Years of piano lessons taught me how to read music. They also left me certain that no matter how much I might want it, and no matter how hard I tried, I would never play like Gould or Horowitz or McPartland. With every note my ear told me the result fell far short of the beauty I could hear so clearly in my head. That frustration – and the maturity of acceptance of my limitations – is one of the many threads that helped me create Bree Starling, the complicated, flawed heroine of Maybe Next Time.
I’d like to think that the loss of dreams of a musical career in my teens led me to embrace writing completely, and eventually led to my first Lambda Literary Award. I’m happy to admit that this is easily my most controversial novel–some readers found Bree thoroughly unlikeable, others found the story’s dueling timelines not to their liking. Yet others loved the depth and anguish in the story, and that after so many storm clouds and mistakes, Bree finally makes peace with her gift and her dreams–and the woman she loves.
Sabrina Starling doesn’t need love. She has fame as a brilliant violinist and unlimited options for female company. Nothing can shake her — except the memory of her very first love. Knowing that neither the teenaged nor adult Jorie will ever return her feelings, Sabrina has escaped into her music and the arms of other women.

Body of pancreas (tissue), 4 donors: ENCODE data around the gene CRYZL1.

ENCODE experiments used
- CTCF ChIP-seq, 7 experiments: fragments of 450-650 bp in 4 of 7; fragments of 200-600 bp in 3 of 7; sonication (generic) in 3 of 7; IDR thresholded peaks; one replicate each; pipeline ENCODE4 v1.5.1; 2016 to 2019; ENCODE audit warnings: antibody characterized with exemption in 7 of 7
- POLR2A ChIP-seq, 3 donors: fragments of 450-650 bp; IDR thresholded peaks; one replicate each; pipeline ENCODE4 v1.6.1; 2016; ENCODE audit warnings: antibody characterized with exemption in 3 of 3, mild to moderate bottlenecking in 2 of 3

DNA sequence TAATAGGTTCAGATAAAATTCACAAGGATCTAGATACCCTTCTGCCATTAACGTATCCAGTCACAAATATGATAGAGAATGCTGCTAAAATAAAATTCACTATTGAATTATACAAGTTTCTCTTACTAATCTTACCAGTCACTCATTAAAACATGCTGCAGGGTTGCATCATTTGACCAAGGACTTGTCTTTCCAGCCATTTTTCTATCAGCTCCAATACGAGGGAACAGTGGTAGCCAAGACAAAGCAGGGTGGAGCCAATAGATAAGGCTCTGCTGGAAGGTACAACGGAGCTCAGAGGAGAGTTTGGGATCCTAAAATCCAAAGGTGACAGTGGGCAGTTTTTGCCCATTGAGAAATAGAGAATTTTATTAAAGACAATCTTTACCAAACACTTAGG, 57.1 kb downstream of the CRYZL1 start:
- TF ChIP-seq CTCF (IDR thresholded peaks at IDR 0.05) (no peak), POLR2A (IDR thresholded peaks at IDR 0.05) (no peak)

When injury leaves her temporarily unable to perform, Sabrina finally finds the one woman who could free her forever from the memory of those stolen Hawaiian nights with Jorie. There’s one problem. The object of Sabrina’s desire, Diana, is deeply in love with Pam, the woman who has shared her life for the past eighteen years.
A family funeral calls Sabrina home to the islands, but she no long believes that the gentle breezes and possible welcome in Jorie’s eyes can repair the lives she’s shattered, including her own.
Karin Kallmaker’s searing novel of innocent first love and dangerous seduction joins an unparalleled string of critically acclaimed bestsellers that earned her the title of Undisputed Mistress of Lesbian Romance.
© 2003 • 242 pages • 80,317 words